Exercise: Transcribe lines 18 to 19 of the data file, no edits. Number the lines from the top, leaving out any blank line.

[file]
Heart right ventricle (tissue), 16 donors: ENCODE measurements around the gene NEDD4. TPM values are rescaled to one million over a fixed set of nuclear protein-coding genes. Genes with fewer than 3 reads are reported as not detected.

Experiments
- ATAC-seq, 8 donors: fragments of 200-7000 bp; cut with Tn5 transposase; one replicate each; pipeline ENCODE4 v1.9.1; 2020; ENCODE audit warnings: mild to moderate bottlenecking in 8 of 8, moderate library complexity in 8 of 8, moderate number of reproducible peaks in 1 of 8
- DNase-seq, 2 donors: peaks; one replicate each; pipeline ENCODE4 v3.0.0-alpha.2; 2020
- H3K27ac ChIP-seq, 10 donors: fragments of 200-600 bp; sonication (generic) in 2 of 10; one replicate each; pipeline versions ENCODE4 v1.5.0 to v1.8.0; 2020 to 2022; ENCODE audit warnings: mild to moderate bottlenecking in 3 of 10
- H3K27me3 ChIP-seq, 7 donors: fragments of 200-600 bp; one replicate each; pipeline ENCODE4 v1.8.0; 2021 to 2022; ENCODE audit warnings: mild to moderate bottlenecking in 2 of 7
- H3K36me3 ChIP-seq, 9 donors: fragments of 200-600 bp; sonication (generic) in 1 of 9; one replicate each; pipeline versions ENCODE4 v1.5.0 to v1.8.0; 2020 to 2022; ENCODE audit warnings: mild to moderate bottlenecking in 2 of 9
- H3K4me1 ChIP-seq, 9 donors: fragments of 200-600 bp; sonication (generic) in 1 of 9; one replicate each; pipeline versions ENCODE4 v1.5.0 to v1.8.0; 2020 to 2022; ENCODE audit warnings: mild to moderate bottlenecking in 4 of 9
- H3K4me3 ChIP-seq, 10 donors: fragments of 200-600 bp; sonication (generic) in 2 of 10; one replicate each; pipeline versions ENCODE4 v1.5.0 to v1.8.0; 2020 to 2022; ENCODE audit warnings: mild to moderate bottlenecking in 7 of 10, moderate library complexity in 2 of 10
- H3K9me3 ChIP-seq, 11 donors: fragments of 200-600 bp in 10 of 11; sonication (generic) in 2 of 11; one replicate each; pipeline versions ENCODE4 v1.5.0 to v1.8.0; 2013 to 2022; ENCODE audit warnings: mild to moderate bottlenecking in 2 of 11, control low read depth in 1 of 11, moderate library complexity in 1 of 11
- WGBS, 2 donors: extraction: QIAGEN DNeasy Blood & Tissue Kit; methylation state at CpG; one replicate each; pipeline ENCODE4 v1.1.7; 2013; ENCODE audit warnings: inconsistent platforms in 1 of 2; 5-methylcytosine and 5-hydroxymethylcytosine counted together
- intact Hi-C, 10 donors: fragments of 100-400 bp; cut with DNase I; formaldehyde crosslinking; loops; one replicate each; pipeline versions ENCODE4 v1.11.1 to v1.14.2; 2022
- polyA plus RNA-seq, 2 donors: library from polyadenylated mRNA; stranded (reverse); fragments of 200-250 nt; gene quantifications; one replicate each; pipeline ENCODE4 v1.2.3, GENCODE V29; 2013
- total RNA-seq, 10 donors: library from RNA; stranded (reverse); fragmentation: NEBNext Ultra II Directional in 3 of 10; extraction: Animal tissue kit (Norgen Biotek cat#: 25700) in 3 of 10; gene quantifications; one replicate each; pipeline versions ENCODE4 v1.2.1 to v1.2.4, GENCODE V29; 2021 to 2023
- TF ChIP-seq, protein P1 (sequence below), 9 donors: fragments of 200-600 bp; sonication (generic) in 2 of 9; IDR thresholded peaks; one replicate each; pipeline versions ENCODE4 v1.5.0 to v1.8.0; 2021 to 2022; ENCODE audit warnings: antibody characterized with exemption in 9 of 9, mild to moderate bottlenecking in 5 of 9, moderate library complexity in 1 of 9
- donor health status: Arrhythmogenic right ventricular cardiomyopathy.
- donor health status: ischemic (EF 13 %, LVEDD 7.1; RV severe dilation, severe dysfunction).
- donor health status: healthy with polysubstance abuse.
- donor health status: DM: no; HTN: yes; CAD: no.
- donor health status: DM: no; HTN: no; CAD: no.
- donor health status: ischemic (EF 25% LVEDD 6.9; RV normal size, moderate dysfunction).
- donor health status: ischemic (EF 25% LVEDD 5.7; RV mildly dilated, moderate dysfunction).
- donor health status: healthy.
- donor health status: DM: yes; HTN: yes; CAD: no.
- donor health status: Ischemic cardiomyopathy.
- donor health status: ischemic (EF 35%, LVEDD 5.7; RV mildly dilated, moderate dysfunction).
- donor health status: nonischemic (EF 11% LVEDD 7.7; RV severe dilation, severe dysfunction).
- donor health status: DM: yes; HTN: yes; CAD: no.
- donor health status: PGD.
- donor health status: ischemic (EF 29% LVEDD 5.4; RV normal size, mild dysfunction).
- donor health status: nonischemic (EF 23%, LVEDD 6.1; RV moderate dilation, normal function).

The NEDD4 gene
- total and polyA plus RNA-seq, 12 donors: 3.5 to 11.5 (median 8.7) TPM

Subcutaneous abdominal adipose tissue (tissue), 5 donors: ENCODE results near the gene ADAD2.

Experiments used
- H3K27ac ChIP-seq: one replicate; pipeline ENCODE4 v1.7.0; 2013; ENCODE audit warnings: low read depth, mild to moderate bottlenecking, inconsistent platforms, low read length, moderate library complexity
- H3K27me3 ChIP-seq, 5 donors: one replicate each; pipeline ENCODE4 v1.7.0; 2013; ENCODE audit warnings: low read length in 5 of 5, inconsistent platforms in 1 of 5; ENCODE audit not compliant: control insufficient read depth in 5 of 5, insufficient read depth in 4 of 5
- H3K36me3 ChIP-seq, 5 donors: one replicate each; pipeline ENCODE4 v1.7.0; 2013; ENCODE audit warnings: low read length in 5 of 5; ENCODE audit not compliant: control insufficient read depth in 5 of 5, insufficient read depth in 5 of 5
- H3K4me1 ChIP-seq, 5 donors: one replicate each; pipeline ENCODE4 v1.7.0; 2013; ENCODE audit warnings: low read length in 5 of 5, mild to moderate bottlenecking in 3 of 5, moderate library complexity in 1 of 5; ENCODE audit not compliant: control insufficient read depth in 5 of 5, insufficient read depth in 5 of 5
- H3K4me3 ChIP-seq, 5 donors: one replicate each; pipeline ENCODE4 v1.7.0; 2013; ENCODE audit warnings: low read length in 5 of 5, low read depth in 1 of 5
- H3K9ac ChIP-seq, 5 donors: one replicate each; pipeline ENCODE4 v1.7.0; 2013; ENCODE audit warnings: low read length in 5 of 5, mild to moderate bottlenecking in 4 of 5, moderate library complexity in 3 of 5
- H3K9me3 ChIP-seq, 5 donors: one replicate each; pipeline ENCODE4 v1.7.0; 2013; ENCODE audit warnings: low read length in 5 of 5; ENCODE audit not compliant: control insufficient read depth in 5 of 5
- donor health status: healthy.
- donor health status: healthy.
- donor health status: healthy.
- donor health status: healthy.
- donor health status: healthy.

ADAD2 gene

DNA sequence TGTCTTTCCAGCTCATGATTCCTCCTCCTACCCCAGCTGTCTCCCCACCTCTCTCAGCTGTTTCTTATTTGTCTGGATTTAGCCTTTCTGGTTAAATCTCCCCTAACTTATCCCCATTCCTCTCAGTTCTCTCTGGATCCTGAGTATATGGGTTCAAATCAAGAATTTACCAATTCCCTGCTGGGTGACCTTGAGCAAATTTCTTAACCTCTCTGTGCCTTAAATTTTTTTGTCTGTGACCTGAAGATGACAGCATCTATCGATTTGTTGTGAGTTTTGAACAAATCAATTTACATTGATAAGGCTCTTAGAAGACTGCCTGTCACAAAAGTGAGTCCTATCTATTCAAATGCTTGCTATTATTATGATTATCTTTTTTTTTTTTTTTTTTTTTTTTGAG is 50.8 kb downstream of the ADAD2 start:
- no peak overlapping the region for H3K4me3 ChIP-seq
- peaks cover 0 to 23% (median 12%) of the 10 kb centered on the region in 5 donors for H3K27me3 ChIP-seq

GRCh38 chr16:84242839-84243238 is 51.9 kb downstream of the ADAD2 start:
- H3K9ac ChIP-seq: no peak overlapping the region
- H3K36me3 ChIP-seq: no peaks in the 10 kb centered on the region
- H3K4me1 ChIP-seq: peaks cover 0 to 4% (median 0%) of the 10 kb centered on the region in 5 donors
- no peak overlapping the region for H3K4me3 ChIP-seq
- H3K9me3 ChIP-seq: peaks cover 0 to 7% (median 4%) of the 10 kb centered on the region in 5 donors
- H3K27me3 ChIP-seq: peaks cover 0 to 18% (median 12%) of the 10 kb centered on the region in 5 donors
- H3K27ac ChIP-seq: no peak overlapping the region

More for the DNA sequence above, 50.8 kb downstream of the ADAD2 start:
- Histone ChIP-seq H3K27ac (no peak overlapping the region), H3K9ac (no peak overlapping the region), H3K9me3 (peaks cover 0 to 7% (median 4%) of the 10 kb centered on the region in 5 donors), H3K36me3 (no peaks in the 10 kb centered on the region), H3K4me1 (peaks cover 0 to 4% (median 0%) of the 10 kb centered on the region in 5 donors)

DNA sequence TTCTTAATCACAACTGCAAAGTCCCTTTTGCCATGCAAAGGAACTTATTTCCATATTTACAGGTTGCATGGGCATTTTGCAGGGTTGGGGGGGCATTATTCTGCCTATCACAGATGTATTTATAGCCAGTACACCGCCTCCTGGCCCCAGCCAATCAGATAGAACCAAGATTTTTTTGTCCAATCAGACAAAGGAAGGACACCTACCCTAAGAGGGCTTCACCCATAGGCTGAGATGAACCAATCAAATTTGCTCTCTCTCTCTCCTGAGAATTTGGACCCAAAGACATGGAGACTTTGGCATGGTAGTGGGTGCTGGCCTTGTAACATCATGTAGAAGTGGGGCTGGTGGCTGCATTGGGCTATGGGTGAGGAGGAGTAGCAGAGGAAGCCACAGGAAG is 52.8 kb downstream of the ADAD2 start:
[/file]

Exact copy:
- donor health status: healthy with polysubstance abuse.
- donor health status: DM: no; HTN: yes; CAD: no.